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Percocet: 7 things you should know

Medically reviewed by Carmen Fookes, BPharm. Last updated on Dec 30, 2022.

1. How it works

  • Percocet is a combination narcotic pain-relieving medication (analgesic) that contains acetaminophen and oxycodone.
  • Acetaminophen and oxycodone both relieve pain, but each works differently.
  • Experts believe acetaminophen works by blocking the effects of a specific enzyme, known as cyclooxygenase (COX), mainly in the brain. Oxycodone binds to specific receptors called mu opioid receptors and blocks pain signals on their way to the brain.
  • Percocet belongs to the group of medicines known as combination narcotic analgesics.

2. Upsides

  • Effective for the management of severe pain unresponsive to other non-narcotic treatment options. Percocet should be reserved for more severe types of pain, such as that caused by cancer.
  • The combination is more effective than using either acetaminophen or oxycodone alone.
  • The duration of the effect of oxycodone and acetaminophen is similar.
  • Percocet is available as a generic under the name oxycodone and acetaminophen.

3. Downsides

If you are between the ages of 18 and 60, take no other medication or have no other medical conditions, side effects you are more likely to experience include:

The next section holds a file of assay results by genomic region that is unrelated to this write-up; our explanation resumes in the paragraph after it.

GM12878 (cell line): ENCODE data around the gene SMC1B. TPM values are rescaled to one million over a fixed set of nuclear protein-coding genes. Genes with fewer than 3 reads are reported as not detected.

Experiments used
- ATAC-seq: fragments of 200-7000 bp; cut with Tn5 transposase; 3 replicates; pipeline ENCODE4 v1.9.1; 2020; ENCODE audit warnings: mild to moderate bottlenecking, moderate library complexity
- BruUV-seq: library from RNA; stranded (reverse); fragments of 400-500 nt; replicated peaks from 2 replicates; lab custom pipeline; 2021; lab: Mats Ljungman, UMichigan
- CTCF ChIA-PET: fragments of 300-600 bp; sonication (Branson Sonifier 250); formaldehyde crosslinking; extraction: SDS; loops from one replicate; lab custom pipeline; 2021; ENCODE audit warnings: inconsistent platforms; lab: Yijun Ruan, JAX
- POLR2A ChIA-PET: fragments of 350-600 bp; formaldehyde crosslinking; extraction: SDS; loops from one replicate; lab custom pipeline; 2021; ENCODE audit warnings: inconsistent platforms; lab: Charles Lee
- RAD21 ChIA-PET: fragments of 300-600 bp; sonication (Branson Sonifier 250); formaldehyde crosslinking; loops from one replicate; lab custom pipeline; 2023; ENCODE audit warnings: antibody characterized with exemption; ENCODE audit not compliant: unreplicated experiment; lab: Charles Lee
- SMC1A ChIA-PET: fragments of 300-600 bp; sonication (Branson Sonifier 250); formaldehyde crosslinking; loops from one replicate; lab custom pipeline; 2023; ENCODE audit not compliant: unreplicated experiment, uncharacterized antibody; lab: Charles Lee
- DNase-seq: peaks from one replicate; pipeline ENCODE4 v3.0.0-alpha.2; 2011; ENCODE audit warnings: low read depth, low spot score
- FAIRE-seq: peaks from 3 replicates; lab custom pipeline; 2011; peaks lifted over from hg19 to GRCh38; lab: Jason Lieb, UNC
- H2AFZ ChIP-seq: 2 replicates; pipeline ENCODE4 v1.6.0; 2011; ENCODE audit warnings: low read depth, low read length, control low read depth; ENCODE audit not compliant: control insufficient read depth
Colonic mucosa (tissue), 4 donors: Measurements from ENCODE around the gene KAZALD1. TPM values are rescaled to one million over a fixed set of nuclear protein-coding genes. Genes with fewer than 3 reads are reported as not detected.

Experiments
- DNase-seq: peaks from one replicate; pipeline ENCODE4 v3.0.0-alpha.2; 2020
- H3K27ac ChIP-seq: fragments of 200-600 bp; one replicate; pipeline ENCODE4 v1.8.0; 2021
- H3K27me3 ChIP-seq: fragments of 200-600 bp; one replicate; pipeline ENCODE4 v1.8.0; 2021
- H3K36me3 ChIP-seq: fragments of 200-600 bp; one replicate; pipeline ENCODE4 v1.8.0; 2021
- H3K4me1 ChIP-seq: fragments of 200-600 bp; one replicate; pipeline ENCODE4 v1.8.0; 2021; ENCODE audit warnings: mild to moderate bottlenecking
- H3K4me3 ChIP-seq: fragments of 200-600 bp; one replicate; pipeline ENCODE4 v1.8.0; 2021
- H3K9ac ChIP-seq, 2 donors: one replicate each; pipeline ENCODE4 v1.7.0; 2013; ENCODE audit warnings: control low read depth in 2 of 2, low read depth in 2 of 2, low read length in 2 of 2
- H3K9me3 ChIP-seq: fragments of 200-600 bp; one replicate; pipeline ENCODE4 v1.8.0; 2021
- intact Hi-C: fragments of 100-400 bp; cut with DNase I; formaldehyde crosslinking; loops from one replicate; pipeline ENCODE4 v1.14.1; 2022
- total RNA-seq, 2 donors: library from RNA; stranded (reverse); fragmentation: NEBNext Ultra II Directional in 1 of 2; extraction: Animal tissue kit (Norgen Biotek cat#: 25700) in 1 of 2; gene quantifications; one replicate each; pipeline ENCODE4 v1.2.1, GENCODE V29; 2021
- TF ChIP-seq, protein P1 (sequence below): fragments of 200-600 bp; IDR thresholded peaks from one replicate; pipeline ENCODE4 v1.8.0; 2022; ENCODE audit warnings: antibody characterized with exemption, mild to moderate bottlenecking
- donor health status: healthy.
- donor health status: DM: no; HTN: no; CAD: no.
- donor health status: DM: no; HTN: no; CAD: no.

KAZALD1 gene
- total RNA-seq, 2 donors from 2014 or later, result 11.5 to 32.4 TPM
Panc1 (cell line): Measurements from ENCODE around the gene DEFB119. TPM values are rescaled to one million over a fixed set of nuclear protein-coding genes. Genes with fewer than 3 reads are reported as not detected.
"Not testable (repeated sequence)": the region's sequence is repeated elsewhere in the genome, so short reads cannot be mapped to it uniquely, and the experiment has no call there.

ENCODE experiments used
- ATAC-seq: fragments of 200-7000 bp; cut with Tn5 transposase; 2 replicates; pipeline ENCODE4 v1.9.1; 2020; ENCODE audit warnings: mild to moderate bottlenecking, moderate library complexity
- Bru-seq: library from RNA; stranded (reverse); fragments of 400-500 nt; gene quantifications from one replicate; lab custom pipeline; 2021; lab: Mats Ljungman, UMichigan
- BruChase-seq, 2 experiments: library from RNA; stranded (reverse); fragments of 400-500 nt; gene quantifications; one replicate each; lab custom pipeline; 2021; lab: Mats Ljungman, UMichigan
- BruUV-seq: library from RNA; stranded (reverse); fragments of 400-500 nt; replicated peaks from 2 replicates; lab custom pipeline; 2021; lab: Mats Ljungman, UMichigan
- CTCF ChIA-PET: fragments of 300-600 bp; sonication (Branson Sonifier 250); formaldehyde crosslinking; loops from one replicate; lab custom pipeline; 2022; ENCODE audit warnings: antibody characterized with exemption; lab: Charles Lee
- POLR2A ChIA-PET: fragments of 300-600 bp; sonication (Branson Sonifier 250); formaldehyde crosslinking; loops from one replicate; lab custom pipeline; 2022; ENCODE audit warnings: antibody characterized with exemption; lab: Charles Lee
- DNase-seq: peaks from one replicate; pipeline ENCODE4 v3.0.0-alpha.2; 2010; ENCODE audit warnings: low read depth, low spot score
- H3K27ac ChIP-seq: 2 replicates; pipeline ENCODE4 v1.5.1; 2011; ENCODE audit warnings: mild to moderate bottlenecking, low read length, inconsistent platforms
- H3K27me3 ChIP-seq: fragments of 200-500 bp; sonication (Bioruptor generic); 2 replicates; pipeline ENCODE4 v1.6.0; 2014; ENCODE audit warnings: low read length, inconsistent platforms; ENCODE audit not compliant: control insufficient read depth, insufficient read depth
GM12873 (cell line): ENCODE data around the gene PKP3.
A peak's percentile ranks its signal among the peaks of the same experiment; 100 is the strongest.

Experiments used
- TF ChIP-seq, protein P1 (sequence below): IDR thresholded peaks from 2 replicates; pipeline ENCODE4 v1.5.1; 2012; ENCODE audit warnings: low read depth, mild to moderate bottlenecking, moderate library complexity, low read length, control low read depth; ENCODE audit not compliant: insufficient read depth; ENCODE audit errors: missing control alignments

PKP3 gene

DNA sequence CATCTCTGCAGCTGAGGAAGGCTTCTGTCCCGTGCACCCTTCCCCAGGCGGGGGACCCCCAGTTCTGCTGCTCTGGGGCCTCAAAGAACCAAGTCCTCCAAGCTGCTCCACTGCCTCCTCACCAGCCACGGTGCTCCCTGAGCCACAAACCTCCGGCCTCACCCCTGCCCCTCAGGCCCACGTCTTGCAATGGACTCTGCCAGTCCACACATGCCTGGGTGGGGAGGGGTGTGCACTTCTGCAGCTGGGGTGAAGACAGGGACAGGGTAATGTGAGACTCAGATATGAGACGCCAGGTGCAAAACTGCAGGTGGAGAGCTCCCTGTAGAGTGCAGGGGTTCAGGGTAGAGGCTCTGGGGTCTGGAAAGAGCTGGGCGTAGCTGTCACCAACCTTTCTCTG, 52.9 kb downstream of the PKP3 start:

• May cause nausea and vomiting, dizziness, and headache (oxycodone component). Most of the side effects of Percocet are due to the oxycodone component.
  • May cause drowsiness or impair reaction skills and affect a person's ability to drive or operate machinery (oxycodone component). Avoid alcohol as the combination may increase the risk of sedation and other potentially fatal side effects.
  • Other common side effects include constipation, dizziness, nausea, vomiting, and confusion. This can lead to low blood pressure, which may increase the risk of falls. May cause flushing, red eyes, sweating, and an itchy rash (although the oxycodone component of Percocet is less likely to cause an itchy rash than some other opioids).
  • May cause life-threatening respiratory depression (slow and shallow breathing) (oxycodone component). The risk is higher in children, the elderly, debilitated, those with pre-existing breathing problems, on Percocet initiation, or with a dosage increase.
  • Rarely, the acetaminophen component may cause liver failure especially when higher dosages are used (this may occur if other acetaminophen-containing products are inadvertently taken at the same time). The risk is also increased with chronic alcohol use, some medications, and in patients with significant liver disease.
  • There is a high risk of addiction or dependence associated with the use of Percocet (attributable to the oxycodone component) and a high likelihood of withdrawal reactions if it is stopped abruptly in people who have become dependent on it. Symptoms include restlessness, pupil dilation, watery eyes, a runny nose, sweating, muscle aches, insomnia, irritability, and gastrointestinal complaints. Percocet may be sought out by drug seekers. Babies born to mothers who are physically dependent on Percocet will be born physically dependent on Percocet themselves.
  • The dosage of Percocet may need to be reduced in people with kidney or liver disease.